Patiently (I think), I went through the situation once again:

  • Short URLs were being redirected in Twitter to MICT
  • The problem occurred using either the Twitter application or accessing Twitter via a browser
  • Several users were affected
  • When a device was not using True, the URL redirected to the proper site

Logically, there seems to be a limited set of answers here, but True was not done. The engineer asked if he could access my computer remotely. I explained that I was at work. I was asked if he could access the Mac when I returned home. This seems to be a standard part of the process as I had been asked this a couple of years back when I had another problem concerning ports.

At that time I was unable to sync iPhone and Mac via wifi with the new True router. I had done this at my office, and at my previous home with no difficulty. It was clear that the two at the True end were unable to grasp the difference between the ports on the back of a router and ports on the Internet: those that we allocate numbers to like 80 and 8080 (for WWW access). I solved that problem myself by digging out the Airport Extreme Router and connecting it to the True router. Within 2 minutes the iOS devices were being synchronised.

Here we were again, with a problem affecting many users online and True wanted to dig around inside my Mac. I explained quite strongly that absolutely, under no circumstances, would I allow remote access to my computer. Behind me I could hear the students giggling. As they are electrical and communications engineers, they had more than an idea of what was going on.

I did manage to get one direct comment from the True engineer: there was no way in which True was redirecting to MICT as part of a censorship program. That leaves error, or incompetence among the options remaining.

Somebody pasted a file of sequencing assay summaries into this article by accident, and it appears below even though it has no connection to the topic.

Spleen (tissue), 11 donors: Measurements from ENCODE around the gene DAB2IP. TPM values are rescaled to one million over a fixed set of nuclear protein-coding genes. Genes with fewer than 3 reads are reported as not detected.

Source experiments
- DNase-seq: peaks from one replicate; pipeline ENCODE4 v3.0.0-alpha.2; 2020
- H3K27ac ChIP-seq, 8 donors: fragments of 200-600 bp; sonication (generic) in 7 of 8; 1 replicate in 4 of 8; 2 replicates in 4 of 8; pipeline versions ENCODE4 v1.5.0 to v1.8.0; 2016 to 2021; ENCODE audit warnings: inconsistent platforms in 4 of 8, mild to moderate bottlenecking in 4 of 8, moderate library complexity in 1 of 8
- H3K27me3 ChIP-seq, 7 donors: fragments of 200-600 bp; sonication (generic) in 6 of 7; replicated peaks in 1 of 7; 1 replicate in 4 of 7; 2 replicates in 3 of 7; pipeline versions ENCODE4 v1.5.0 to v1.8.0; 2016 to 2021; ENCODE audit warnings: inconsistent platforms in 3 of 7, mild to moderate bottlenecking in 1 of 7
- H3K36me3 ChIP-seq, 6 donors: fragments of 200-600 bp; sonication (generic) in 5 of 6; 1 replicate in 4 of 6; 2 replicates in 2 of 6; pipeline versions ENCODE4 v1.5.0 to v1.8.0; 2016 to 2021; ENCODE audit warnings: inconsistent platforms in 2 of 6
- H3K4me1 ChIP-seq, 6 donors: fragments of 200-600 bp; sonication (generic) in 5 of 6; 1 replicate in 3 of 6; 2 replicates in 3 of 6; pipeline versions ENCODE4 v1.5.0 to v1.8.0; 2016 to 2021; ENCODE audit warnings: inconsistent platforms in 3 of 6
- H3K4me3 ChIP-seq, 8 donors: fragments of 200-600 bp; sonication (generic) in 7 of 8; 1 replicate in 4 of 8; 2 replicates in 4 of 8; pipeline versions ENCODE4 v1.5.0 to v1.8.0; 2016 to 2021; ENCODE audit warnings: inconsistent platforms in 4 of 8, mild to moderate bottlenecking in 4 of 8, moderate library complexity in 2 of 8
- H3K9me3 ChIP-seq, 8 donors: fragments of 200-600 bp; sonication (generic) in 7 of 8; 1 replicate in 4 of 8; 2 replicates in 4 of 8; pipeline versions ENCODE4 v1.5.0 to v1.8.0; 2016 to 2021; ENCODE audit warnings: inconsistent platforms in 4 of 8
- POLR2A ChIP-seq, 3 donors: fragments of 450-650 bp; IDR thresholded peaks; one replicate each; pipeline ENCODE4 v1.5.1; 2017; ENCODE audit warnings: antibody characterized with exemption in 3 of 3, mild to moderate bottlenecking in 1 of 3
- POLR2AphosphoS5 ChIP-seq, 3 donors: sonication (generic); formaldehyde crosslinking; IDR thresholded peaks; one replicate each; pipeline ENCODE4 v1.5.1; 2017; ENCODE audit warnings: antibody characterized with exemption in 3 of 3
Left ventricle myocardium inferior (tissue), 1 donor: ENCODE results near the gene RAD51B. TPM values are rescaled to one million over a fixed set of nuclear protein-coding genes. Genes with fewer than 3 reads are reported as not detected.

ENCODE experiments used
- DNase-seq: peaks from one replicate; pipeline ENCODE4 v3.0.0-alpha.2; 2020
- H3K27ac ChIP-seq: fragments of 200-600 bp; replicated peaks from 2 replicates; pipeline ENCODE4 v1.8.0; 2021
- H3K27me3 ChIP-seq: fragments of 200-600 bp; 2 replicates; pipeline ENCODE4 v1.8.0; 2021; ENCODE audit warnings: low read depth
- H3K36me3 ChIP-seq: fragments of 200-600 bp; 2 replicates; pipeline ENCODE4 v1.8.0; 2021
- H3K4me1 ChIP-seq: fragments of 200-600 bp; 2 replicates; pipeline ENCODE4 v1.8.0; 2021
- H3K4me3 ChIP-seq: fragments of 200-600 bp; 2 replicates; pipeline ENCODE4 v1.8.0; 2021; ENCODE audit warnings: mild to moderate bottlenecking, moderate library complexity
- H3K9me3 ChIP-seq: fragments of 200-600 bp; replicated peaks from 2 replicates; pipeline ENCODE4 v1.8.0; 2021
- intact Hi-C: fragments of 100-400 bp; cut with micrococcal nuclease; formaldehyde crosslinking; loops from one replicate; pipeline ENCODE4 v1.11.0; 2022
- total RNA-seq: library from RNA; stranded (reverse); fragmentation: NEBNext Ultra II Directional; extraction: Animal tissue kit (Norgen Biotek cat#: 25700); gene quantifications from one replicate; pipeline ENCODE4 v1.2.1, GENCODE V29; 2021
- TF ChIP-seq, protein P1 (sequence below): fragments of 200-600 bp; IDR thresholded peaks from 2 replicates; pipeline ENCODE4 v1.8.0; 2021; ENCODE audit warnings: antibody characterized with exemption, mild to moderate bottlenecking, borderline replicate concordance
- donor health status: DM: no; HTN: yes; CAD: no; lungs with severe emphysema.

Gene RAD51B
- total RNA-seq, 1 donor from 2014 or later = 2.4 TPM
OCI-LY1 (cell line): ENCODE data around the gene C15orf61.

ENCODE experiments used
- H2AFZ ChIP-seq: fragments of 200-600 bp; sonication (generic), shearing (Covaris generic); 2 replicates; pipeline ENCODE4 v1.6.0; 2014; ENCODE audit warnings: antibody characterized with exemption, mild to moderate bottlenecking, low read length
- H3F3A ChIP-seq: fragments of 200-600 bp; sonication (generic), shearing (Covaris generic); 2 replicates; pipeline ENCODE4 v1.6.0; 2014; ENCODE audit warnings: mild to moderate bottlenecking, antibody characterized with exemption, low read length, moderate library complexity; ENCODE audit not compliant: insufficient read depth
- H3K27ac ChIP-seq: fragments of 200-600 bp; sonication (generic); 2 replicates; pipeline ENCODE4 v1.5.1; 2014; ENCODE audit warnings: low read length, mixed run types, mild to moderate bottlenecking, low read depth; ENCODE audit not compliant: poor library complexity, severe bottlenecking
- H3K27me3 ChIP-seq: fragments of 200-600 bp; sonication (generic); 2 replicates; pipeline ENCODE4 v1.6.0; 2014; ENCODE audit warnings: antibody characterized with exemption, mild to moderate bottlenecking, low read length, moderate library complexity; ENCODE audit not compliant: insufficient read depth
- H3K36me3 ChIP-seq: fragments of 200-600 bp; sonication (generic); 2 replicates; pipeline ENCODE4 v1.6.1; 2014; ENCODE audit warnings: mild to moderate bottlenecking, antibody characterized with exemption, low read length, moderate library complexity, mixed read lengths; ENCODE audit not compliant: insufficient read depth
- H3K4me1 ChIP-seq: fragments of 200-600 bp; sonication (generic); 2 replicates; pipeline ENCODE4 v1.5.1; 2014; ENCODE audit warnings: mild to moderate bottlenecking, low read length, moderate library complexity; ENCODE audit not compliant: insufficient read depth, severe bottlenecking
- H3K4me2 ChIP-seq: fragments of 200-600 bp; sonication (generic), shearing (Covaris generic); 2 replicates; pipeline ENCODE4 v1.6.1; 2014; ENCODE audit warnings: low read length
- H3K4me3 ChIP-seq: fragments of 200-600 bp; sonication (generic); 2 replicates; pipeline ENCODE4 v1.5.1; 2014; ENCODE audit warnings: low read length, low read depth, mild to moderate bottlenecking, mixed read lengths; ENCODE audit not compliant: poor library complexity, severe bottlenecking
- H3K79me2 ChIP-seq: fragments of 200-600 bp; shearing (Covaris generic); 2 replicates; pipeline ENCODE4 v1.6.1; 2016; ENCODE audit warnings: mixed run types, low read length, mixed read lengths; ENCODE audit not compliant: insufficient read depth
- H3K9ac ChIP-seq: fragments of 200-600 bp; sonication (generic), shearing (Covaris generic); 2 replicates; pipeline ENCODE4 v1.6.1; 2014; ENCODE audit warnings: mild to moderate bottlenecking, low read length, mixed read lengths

During the day others had written emails to me confirming that they too had been experiencing these widespread redirects to MICT for no apparent reason and (like me) were finding this all rather frustrating.

On the way home in the taxi, I had a run through my Twitter messages and found several with short URLs. As I was using the 3G network of DTAC, these opened without problem: there were no redirects to MICT.

At home, once the Wi-Fi was up and running, I tried Twitter on the iPhone. There were no problems; and when I started to check the messages on the Mac, similarly, there were no redirects to MICT.

As True seem to be denying any responsibility, the reason is probably a minor technical glitch that appeared by itself and disappeared with no human interaction.


See also:

Cassandra: Many Internet Connection Problems - Twitter, True and MICT

Graham K. Rogers teaches at the Faculty of Engineering, Mahidol University in Thailand where he is also Assistant Dean. He wrote in the Bangkok Post, Database supplement on IT subjects. For the last seven years of Database he wrote a column on Apple and Macs.